1. Fabulous work, you managed to maintain such great quality in all your entries. I know what you mean about the bonus rounds, the lure of the extra points sometimes distracted me from concentrating on the other units.

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    1. Cheers Michael. Your vignettes were excellent but I'd have loved to have seen more units too

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  2. Good quality and a very solid performance

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  3. The last three month saw some excellent entries from your desk! I feel especially flattered you tried my style for Gordon's face. It turned out great.

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    1. I wasn't bold enough to try your high contrast method but I liked how the effect came out

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  4. Excellent work, really impressive!

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  5. Some great work there. Well done

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    1. Thanks Dave. Very much enthused and inspired by your offerings too.

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  6. It's always great to see what you have painted Phil. It is a shame you didn't manage to complete the Gordon scene.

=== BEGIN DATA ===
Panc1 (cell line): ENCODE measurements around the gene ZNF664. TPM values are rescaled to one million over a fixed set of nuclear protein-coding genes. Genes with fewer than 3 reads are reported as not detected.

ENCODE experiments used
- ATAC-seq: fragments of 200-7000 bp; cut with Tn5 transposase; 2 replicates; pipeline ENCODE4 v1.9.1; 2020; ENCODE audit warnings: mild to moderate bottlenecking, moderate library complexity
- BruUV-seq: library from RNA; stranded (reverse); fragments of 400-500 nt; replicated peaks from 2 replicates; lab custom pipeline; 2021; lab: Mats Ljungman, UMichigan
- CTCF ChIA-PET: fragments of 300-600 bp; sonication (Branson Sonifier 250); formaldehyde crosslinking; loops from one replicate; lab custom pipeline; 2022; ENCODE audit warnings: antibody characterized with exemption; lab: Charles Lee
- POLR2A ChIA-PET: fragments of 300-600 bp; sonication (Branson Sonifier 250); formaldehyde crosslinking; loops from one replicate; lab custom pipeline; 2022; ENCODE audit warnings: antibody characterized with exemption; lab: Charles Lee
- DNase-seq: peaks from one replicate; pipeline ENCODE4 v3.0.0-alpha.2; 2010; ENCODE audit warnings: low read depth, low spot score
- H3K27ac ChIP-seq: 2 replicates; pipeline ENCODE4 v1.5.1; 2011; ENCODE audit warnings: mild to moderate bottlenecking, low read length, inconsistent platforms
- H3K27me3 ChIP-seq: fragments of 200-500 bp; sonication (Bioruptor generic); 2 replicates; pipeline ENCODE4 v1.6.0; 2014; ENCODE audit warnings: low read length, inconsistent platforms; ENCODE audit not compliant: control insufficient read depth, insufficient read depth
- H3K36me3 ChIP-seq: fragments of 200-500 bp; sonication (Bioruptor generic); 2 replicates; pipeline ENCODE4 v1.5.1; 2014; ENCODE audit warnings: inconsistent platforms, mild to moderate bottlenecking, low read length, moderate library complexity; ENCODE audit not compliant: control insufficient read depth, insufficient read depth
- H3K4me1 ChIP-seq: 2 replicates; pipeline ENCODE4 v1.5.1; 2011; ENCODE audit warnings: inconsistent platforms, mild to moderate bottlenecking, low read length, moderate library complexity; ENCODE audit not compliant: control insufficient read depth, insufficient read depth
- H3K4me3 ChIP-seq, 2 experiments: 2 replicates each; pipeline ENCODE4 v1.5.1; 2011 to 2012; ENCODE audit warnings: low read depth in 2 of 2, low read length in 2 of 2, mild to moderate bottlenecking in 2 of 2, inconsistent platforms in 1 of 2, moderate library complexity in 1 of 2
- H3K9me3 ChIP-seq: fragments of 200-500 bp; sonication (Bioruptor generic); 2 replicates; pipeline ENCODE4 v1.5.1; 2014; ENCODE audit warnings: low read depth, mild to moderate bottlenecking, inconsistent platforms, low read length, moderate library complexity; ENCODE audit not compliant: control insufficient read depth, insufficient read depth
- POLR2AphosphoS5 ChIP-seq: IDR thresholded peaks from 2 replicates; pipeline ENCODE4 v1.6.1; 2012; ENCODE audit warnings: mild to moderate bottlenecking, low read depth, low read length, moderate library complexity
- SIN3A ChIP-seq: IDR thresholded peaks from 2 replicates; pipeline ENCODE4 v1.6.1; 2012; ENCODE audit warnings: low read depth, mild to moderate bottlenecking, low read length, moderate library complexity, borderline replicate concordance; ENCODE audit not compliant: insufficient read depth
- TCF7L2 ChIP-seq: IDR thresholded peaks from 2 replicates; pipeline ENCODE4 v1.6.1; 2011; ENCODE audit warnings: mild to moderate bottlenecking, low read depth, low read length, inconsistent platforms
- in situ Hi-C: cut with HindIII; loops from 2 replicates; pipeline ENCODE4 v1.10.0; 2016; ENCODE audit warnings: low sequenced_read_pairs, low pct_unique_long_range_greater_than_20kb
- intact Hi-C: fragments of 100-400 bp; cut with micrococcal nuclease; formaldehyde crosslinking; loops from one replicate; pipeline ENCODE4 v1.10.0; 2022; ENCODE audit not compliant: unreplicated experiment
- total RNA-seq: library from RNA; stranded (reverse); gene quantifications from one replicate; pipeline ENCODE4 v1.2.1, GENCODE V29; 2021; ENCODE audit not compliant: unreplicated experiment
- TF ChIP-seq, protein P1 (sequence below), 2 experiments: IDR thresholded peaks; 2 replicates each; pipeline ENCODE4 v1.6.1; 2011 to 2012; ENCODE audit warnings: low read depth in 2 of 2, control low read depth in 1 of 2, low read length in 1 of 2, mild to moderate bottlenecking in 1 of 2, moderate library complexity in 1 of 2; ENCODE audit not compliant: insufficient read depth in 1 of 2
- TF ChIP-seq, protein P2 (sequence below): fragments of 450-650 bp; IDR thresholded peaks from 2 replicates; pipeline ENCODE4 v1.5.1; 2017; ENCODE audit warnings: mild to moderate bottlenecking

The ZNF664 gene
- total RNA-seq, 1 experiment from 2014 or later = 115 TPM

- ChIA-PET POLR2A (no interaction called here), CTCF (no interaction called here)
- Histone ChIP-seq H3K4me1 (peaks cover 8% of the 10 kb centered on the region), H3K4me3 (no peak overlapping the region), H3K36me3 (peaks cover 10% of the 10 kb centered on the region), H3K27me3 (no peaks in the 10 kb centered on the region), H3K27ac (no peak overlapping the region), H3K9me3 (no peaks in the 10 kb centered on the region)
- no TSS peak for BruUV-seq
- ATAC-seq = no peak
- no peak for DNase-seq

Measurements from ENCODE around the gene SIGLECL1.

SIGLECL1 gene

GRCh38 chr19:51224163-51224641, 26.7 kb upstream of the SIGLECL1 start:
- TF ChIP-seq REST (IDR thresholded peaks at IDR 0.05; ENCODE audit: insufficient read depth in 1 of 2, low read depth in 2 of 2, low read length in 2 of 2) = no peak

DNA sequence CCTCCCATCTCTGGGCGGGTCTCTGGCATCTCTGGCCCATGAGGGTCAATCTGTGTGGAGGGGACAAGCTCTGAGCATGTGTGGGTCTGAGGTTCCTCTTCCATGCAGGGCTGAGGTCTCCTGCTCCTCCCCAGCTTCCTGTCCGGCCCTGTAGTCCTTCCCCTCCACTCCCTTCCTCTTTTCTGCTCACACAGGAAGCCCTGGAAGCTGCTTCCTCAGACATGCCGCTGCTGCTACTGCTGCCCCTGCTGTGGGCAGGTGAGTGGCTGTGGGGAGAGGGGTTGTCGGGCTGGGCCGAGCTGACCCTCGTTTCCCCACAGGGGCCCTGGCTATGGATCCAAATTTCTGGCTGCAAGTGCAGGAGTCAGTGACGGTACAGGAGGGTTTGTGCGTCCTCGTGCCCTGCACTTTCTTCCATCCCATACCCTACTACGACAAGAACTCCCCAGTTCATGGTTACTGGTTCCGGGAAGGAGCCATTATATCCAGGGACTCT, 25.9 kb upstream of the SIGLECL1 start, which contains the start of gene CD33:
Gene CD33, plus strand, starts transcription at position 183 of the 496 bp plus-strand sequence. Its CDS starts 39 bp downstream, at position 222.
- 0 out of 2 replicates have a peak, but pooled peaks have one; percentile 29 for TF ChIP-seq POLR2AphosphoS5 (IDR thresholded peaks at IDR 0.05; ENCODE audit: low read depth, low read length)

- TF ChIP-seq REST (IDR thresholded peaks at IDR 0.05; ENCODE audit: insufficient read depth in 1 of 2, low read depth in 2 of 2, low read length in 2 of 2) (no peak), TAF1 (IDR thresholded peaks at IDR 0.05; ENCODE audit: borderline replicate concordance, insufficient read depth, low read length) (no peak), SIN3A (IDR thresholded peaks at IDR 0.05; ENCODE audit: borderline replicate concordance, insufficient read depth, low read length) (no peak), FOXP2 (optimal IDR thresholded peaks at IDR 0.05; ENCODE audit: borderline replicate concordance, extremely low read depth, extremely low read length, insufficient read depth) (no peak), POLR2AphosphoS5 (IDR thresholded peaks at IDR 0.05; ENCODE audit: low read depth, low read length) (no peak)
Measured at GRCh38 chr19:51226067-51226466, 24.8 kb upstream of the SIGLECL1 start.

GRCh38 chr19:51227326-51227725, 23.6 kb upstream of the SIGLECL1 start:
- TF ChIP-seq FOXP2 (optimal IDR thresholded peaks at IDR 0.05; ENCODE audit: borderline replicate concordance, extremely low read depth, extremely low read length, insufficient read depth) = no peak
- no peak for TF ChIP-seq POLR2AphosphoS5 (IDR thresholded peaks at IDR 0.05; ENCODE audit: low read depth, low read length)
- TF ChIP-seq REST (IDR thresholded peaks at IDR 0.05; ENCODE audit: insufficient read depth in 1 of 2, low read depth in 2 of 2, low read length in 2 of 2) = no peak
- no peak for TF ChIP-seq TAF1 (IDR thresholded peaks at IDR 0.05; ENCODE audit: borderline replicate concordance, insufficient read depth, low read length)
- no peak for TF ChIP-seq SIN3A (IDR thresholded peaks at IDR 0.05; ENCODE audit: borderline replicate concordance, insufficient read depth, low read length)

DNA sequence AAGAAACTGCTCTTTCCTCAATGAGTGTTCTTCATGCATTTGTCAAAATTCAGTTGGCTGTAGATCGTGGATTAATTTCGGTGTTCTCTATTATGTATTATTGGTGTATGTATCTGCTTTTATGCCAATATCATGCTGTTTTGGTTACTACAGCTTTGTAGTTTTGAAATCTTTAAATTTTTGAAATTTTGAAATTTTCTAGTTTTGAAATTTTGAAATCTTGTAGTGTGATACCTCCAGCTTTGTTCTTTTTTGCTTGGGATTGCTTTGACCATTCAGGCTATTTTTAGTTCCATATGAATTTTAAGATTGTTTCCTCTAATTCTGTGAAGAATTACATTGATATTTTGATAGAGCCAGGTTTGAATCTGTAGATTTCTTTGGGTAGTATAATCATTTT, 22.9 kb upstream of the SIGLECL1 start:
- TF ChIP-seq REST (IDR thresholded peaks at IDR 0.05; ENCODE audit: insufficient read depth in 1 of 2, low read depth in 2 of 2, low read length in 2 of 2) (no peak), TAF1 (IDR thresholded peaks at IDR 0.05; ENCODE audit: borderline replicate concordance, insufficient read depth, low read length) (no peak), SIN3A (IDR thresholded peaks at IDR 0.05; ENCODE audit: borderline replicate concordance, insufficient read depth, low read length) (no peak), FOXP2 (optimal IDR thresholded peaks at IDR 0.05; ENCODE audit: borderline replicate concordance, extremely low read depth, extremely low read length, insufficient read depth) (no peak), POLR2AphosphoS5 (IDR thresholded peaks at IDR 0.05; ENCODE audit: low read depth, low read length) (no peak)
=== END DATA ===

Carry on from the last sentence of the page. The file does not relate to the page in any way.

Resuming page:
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  7. Yours have been a fantastic painting work. Wonderful!!!

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    1. Thanks Juan! I'm sorry that you didn't get more minis finished - big fan of your colour palette and style.

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  8. Well done Phil, might be tempted myself next year.
    Cheers
    Stu

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    1. You should Stu - your palettes seem to have been dry recently...

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  9. Those Empire horse still make me go "oooh!" Well done mate.

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  10. Enjoyed your work throughout the challenge. Excellent work!

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  11. Wonderful work Phil. All were great but my favourite is your Bridgeburner, a superb interpretation of the subject and a great miniature. (and I was so very chuffed to find another fan of the the books!)

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    1. Thanks for the kind words Curt. Glad you liked him. Maybe we can convert the rest of the wild bunch one by one!